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[Discuss-gnuradio] AD/DA boards and RF front ends

From: Joshua Lackey
Subject: [Discuss-gnuradio] AD/DA boards and RF front ends
Date: Fri, 18 Apr 2003 10:27:55 -0700
User-agent: Mutt/


I've been following Gnu Radio for some time now, since at least 0.3, and
I've been meaning to mention a few of the things I'm working on.

I recently finished alpha-quality Gnu Radio support for the Datel
PCI-417 AD/DA board.  It is missing multi-channel support as well as
digital-to-analog, but the hooks are all there and I'll add the support
eventually.  I'd actually prefer it if Eric placed the code in his tree,
but for now go ahead and email if you would like a copy of the code.

A few things about the PCI417 -- it's twice as fast as the MC4020 and
twice as expensive.  (40Msps at ~$2400.)  Which isn't a real good deal
seeing how the PCI bus can only deliver around 32Msps (12 bit samples
"packed" in 16 bit fields.)  Definitely a nice card, but not for the
"why do I need such expensive hardware?" crowd.

Some words about Gnu Radio RF front-ends.  I couldn't convince myself to
spend $500 on a tuner module when I've got like 10 sitting in my garage.
(Cable boxes, cable modems, old VCRs, TVs...)  The first VCR I took
apart had a tuner module with 8MHz of bandwidth centered at 4.5MHz.  The
only bad part about this tuner module was it's I2L bus.  (Rather than
I2C...)  It appears that an I2L bus is more difficult to use than an I2C
bus, so I kinda stopped there.  I can still use this tuner module, but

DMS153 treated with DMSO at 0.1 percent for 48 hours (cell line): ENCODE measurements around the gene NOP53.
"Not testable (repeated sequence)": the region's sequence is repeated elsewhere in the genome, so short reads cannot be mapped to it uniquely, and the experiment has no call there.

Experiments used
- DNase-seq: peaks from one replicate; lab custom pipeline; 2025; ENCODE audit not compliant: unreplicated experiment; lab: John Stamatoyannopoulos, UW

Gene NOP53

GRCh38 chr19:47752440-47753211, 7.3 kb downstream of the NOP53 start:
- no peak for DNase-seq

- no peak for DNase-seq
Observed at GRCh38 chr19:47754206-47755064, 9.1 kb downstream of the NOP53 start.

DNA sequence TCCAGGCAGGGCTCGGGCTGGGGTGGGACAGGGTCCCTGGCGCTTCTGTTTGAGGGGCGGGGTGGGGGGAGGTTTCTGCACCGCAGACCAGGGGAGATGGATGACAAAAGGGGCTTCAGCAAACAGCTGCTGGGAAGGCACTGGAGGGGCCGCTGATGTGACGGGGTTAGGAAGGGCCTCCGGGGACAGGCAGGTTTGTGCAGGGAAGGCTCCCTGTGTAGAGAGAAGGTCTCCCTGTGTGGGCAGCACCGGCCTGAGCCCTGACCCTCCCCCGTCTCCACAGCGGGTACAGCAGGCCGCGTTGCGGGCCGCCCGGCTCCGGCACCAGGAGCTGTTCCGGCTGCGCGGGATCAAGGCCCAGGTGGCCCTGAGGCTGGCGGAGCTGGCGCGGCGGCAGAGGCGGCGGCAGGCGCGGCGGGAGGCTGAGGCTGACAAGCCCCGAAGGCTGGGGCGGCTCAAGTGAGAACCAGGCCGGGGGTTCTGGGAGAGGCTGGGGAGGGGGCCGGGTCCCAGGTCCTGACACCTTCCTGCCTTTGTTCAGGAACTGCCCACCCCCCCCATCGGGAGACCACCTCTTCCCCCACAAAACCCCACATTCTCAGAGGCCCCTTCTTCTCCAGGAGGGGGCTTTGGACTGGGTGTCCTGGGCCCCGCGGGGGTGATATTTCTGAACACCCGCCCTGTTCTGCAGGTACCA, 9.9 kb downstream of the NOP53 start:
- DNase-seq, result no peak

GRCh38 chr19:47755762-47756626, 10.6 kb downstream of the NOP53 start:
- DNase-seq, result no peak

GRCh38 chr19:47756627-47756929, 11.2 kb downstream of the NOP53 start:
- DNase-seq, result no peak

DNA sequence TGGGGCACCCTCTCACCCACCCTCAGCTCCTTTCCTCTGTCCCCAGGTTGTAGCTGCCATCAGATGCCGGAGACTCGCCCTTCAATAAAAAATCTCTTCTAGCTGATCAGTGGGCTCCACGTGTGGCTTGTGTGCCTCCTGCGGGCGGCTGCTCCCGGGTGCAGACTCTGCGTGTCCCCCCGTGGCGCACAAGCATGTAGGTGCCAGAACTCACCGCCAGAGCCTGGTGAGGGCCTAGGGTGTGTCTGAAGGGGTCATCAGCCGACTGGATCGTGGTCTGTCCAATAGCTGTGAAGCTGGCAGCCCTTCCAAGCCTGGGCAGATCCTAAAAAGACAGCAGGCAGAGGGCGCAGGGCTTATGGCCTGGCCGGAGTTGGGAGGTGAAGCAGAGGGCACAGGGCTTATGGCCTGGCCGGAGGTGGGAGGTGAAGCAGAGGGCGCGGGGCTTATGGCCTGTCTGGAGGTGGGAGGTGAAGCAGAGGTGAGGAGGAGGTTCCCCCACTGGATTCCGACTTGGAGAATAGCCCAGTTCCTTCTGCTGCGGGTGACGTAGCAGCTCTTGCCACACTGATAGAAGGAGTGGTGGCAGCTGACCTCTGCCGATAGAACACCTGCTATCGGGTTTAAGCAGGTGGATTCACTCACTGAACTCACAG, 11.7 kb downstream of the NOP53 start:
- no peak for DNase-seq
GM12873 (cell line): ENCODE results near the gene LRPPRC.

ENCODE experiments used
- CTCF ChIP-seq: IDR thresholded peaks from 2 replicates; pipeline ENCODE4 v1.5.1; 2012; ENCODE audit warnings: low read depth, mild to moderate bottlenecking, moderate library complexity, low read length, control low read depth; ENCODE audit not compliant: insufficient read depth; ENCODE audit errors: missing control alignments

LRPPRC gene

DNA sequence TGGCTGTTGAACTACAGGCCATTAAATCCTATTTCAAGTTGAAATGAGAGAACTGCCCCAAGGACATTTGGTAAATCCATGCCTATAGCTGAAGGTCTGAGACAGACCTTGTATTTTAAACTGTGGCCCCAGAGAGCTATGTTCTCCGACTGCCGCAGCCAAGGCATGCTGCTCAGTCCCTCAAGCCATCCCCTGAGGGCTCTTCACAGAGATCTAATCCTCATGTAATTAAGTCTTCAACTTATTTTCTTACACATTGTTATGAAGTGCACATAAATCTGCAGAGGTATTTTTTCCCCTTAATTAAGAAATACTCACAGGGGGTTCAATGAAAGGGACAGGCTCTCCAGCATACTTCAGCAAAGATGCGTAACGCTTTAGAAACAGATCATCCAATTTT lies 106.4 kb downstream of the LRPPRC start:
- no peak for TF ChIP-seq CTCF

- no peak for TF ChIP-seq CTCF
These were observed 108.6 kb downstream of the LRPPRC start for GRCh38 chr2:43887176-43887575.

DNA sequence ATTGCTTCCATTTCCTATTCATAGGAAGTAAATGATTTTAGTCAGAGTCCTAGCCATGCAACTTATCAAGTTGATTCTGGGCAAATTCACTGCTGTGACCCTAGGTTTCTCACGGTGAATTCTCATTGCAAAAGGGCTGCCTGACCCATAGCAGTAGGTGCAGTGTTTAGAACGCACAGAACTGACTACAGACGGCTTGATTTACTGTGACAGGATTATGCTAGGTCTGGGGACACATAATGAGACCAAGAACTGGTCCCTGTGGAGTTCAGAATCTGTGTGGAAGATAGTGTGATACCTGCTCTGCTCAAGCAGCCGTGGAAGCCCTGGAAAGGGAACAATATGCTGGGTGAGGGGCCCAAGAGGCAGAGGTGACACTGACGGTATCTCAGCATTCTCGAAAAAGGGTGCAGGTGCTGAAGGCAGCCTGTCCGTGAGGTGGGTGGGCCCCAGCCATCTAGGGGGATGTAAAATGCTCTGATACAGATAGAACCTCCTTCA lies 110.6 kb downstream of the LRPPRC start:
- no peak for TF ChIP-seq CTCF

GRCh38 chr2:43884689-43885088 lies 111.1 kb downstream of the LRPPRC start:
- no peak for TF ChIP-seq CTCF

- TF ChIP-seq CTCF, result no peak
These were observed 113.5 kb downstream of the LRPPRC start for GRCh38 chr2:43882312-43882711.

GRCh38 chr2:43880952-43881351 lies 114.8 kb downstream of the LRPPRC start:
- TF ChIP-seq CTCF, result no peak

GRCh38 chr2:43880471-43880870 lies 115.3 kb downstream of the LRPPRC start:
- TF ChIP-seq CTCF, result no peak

Gnu Radio can only control where in the 8MHz bandwidth it is, I have to
change the channel on the VCR to move the 8MHz.  (The VCR also had a
power supply with 30V, 15V, 12V, 8V, and 5V pins.  How convenient!)

Moreover, just because this is a software radio project doesn't mean we
can't use hardware radios as our front end!  The problem is that the
MC4020 only pulls 20Msps and so cannot resolve the most common IF
frequency on these radios.  (10.7MHz in general.)  It should be possible
if you use two channels and get both the I & Q lines.

Given the ability to resolve a 10.7MHz IF, there are a few commercial
radios I know of which we would find useful.  The AOR AR-One,
AR-5000(+), AR-3000A(B), and the ICOM R8500, and R7100 all have a
10.7MHz IF with ~8MHz bandwidth.  (Note that Gnu Radio already has
support for the AR5000.)  The AOR AR3000 and the ICOM R7000 have the IF
and the bandwidth but they may not have an external IF jack -- these
radios thus require slight modification.  (YMMV.)

The above radios range from $5k to $1k new, so we're not talking loose
change here.  Another radio, not as nice as those above, is the ICOM
PCR1000.  It covers 100kHz through 1.3GHz and is only $260.  The PCR1000
doesn't have an IF jack on the back but I have located a 10.7MHz IF with
at least 5MHz of bandwidth inside the radio.  I'm in the process of
tapping that point (it needs amplification) and sending it to a jack I
drilled in the back.

Give me a couple of weeks and I'll release my Gnu Radio ICOM PCR1000
support.  (First I'm going through the schematics to see if I can't get
something slightly wider than 5MHz.)

I'd eventually like to have something similar to TalkPCR for Gnu Radio.
Except that the Gnu Radio version should have support for arbitrary
front-ends.  Cool huh?  Don't hold your breath, I've got a day job.

So, keep up the good work!  I'll contribute where/when I can.


Joshua Lackey, PhD. -- address@hidden

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